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SRP Non-Fiction Review: Debt-Free Forever by Gail Vaz-Oxlade

Disclaimer: The reviews I post on The Self Rescue Princess won’t be the usual style of book review that talks about all the points and elements of a novel. My intention is to focus on heroines that I believe exemplify the spirit and character of a self-rescuing princess or are on their way to achieving that status.

This year, I’ve decided to add in one non-fiction (self-help or how to) review a month. With celebrating the Self-Rescuing Princess type, I decided this year to read at least one non-fiction book a month so I can either improve my skills in an area or learn a new one. For February, I decided to tackle finances.

Now on to the review:

Debt-Free Forever is a finance book written in a style that sounds like a knowledgable friend employing the tough-love approach to getting you back on track money wise. Since my husband and I have been working on going and staying debt free, we’ve taken a few classes (Dave Ramsey, Ron Blue) on personal finances. And, I’ve also been reading different approaches to personal finances as books just seem to speak to me better.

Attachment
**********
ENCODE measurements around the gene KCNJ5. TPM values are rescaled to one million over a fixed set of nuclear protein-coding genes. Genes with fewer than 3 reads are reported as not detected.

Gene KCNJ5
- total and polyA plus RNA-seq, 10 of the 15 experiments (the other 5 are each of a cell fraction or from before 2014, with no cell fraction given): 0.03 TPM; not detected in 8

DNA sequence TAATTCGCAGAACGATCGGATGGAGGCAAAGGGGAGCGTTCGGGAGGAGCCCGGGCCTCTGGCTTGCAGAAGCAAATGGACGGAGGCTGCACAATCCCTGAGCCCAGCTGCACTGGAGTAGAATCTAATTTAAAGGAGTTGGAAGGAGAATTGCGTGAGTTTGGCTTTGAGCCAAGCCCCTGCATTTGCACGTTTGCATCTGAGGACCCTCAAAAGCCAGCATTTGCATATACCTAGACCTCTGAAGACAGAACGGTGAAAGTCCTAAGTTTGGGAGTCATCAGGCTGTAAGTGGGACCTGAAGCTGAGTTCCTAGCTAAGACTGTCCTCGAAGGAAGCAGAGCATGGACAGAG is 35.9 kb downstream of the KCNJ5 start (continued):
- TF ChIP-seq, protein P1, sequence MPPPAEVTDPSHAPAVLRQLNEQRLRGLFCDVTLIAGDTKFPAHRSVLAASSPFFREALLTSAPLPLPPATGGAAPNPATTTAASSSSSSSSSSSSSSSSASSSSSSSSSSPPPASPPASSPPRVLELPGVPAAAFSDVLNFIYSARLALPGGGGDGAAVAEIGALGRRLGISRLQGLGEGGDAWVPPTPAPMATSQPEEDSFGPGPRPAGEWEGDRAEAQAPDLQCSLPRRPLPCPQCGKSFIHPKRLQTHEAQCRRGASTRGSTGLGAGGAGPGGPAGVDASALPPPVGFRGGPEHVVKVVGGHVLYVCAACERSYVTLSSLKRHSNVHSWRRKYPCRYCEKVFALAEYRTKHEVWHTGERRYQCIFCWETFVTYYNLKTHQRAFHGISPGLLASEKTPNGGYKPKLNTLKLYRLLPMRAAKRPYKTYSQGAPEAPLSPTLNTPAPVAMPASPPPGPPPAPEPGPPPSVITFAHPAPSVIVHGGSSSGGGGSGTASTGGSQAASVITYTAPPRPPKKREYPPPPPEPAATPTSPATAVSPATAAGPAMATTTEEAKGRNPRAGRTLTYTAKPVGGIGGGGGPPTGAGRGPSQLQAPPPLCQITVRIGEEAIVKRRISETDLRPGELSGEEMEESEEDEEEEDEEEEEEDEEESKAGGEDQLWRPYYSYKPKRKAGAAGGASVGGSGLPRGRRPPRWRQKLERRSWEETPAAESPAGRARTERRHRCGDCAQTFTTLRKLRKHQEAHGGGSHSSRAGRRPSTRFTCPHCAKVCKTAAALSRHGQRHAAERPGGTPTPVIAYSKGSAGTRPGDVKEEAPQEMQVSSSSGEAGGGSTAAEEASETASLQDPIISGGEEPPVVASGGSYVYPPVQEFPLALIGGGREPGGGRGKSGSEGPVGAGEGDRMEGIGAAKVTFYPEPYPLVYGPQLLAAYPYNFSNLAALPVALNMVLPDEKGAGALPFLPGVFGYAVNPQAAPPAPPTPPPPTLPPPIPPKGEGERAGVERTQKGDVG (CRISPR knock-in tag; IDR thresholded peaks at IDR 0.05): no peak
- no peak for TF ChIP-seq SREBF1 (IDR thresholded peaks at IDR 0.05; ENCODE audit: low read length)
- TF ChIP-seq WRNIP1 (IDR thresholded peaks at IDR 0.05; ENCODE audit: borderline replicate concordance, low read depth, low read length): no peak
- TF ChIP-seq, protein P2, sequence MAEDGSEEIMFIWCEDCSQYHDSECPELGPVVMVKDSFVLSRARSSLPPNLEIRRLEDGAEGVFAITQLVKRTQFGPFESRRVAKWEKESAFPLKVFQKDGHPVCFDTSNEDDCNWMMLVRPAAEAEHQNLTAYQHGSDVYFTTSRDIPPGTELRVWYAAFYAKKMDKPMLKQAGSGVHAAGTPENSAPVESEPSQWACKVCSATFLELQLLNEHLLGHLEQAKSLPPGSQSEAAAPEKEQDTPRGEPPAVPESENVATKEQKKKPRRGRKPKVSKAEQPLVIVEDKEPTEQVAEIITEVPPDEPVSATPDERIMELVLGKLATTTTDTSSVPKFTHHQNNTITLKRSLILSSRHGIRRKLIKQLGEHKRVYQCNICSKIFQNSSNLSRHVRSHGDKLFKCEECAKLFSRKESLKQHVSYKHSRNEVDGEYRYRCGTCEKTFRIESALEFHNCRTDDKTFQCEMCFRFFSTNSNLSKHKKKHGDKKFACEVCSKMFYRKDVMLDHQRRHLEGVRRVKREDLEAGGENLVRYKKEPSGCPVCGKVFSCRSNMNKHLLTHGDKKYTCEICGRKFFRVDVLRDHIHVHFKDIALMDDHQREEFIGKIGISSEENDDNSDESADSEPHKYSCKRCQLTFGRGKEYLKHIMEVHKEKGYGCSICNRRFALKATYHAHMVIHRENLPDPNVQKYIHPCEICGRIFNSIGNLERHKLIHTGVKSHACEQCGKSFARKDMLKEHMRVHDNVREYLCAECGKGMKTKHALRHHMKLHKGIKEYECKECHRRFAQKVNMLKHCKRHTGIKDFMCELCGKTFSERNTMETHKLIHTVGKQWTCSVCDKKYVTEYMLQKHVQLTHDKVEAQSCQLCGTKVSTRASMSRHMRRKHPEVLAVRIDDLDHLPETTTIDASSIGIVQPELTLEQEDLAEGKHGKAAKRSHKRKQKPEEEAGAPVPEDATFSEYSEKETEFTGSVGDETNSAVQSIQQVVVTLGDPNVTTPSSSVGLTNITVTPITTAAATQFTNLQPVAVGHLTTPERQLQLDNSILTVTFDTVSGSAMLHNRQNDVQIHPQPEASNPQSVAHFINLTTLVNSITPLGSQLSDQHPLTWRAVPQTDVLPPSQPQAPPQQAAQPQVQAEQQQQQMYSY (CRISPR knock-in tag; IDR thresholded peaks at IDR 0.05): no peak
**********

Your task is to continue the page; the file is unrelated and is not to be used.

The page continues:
Most ideas and suggestions are pretty standard and found across the board in classes and books, but occasionally I’ll find a new tidbit. Sometimes it’s not quite what was said more like the way it’s said that grabs my attention and makes a big impression. I sit back and take notice. One tip was to actually save the money ‘saved’ by using coupons or when I find the item I intended to purchase is on sale. It does make me wonder why I never really considered doing that before. I really save the money when I put it in our saving account and not just spend that amount on something else. Usually something else I don’t even really need at the time. Those good deals aren’t such good deals if the only reason for the purchase is to get the large percentage off (like clothes and book purchases).

What I really liked about the book, was that while it encouraged people to become debt-free and be responsible for their choices, it didn’t produce a lot of guilt or shame. I was proud of the changes we had made, confident in the direction we were heading, and had a few new ways to keep us on the right road.

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